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Dynamic Chiropractic – February 22, 1999, Vol. 17, Issue 05

Public Relations Tips for the Practitioner

By Helmut Flasch
There are many misconceptions among the chiropractic ranks about the function and value of public relations. Some feel that it's either tremendously complex, depends on who you know, or only really applies when you are an acknowledged expert. Others consider that even if you generate a little press, it doesn't work unless new patients arrived directly because of it. But the enlightened few realize that no practice can flourish without public relations.

So what exactly is PR? The function of public relations creates a favorable operating climate in which a practice can prosper and expand. It encompasses all manner of actions, ranging from media relations and speaking engagements to simple but vital matters: smiling at patients and answering the phone correctly. PR, then, is an essential duty that every business, small or large, must carry out.

PR Tips

Far from being an esoteric subject that only the highly trained can be entrusted with, the basics of public relations mostly can be quickly grasped and applied to boost new business.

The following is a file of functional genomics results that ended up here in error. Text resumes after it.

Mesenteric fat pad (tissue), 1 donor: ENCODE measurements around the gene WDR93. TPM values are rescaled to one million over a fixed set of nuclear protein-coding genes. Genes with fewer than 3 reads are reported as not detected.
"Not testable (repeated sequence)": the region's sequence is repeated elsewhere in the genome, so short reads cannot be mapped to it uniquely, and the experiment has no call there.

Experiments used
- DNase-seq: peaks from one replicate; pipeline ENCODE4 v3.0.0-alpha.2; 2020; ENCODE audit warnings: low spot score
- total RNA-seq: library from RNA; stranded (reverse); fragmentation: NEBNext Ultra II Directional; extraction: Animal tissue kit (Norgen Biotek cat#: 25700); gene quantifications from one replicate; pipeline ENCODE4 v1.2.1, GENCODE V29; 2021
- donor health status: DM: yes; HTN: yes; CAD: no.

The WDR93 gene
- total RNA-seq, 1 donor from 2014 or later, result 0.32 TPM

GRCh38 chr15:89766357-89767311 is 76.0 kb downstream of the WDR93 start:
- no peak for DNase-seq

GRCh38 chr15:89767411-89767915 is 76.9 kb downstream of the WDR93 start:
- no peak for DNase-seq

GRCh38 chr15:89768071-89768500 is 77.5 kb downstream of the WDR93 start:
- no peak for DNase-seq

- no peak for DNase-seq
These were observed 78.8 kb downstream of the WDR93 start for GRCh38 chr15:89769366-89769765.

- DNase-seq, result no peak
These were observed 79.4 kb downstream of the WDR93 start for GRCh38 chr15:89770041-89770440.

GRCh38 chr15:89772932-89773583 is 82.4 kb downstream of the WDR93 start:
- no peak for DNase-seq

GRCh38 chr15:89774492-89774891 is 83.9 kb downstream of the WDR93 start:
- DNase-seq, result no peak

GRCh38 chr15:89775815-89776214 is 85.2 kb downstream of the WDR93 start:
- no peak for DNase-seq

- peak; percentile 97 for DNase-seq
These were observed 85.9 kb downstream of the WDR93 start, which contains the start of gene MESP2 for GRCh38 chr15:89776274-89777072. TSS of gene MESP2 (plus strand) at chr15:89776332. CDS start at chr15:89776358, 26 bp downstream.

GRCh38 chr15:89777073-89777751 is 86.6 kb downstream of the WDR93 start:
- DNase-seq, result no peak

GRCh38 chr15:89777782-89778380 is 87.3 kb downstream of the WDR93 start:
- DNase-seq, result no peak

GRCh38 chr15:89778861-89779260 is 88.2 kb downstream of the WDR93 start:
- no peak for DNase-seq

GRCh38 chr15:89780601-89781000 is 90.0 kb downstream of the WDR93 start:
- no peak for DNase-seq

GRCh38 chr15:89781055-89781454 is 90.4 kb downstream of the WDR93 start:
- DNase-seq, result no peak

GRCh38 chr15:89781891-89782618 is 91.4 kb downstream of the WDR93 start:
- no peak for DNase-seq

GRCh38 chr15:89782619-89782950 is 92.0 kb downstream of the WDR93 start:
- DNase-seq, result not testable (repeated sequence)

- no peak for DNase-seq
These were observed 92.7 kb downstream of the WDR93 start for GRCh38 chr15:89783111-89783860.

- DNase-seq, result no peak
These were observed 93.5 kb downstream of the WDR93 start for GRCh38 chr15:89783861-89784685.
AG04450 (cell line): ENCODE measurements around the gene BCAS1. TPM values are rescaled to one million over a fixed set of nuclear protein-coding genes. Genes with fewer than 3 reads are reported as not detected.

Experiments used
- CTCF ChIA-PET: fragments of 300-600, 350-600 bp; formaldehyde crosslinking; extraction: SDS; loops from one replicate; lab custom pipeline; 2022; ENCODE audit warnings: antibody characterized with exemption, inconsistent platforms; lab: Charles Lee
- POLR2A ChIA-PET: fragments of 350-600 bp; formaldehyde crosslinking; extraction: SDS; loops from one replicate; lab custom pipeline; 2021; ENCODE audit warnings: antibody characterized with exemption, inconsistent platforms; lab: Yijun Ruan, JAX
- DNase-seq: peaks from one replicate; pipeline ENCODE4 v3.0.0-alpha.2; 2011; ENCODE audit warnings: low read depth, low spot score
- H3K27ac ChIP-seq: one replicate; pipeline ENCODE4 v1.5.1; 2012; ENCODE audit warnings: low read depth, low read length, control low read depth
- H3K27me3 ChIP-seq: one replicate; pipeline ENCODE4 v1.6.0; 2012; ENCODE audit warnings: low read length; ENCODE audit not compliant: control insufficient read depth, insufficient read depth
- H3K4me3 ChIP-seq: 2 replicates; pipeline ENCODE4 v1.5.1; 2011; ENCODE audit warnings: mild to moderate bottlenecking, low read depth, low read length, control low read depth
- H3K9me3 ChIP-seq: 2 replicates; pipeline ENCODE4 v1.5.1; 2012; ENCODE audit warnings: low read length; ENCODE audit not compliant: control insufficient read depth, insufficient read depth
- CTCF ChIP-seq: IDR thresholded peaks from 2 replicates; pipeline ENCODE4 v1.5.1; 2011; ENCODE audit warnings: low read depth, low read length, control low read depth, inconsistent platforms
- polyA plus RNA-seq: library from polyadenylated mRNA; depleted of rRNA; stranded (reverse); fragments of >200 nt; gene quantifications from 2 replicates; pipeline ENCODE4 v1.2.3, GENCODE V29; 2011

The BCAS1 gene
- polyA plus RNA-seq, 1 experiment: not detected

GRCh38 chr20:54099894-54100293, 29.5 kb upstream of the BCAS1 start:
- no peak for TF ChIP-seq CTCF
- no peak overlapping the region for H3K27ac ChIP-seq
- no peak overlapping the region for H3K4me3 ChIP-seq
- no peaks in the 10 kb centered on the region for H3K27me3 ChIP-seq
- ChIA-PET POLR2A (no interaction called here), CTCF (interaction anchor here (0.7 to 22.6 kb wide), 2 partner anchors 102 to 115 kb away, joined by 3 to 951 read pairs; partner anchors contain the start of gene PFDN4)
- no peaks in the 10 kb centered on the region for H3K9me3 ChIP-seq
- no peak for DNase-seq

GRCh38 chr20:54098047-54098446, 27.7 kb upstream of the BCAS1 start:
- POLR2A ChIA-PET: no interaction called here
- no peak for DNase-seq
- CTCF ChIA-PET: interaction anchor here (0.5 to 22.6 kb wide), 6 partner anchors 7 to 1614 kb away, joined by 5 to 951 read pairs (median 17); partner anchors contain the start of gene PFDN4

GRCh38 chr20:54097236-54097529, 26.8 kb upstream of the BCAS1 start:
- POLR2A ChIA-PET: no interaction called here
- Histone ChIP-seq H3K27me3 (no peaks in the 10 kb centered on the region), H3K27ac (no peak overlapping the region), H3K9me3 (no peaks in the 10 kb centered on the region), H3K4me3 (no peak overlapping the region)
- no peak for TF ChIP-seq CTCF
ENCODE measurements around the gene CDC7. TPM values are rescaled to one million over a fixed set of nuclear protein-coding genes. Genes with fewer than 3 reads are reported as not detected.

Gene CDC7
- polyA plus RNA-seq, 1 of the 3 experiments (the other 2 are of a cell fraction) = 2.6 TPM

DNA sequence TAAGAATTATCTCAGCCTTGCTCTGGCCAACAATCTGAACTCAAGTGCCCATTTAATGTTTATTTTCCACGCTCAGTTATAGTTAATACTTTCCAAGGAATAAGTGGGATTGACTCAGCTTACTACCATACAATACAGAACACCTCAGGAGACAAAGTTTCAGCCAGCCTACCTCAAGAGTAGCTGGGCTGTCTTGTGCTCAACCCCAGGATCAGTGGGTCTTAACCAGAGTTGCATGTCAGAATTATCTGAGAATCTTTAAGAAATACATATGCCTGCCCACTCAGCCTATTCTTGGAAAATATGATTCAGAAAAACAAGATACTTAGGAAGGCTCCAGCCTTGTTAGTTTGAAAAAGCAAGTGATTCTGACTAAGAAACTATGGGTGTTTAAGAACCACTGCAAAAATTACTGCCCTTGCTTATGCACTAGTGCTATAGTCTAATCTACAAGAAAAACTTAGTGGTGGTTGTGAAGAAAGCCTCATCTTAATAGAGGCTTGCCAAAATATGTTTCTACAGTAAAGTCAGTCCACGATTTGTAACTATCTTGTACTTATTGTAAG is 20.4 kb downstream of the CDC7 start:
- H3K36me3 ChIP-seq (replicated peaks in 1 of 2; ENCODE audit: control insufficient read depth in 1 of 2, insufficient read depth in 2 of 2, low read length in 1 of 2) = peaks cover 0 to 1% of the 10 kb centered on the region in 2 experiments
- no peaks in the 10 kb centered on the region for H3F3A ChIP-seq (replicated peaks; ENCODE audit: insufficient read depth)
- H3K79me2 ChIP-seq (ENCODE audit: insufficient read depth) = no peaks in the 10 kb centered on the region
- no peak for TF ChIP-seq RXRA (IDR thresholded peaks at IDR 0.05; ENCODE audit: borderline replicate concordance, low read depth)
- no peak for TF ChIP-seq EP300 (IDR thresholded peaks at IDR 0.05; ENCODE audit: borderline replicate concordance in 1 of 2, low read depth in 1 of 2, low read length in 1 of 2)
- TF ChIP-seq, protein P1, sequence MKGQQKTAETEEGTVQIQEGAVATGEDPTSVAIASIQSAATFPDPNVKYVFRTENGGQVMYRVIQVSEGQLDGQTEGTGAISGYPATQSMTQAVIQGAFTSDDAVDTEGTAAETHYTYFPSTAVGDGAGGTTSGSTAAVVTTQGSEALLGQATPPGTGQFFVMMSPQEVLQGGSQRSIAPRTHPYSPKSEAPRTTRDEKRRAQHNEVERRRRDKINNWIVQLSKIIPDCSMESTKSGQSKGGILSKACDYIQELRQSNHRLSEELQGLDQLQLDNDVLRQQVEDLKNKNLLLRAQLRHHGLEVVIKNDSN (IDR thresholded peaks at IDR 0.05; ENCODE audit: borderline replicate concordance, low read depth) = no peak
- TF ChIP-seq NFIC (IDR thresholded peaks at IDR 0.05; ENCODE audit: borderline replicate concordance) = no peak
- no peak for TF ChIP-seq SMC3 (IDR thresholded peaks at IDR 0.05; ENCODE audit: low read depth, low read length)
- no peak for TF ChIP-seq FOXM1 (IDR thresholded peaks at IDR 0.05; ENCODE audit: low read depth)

Here are some of the basics:

  1. Wear the hat.

    The first "trick" in successful public relations is ownership of the hat. Public relations is an integral part of any practice. Unless you want to spend a healthy sum hiring someone to do it for you (it's well worth it for the bigger practices), you must set aside a little time weekly to learn and perform the function.

    "Learning how to create my own news coverage has been an incredibly valuable career advancement tool," says John Hsieh, MS, PT, DC, CA, of San Gabriel, California. "I have used it to manufacture many magazine and newspaper articles in recent months, and it hardly cost me a cent."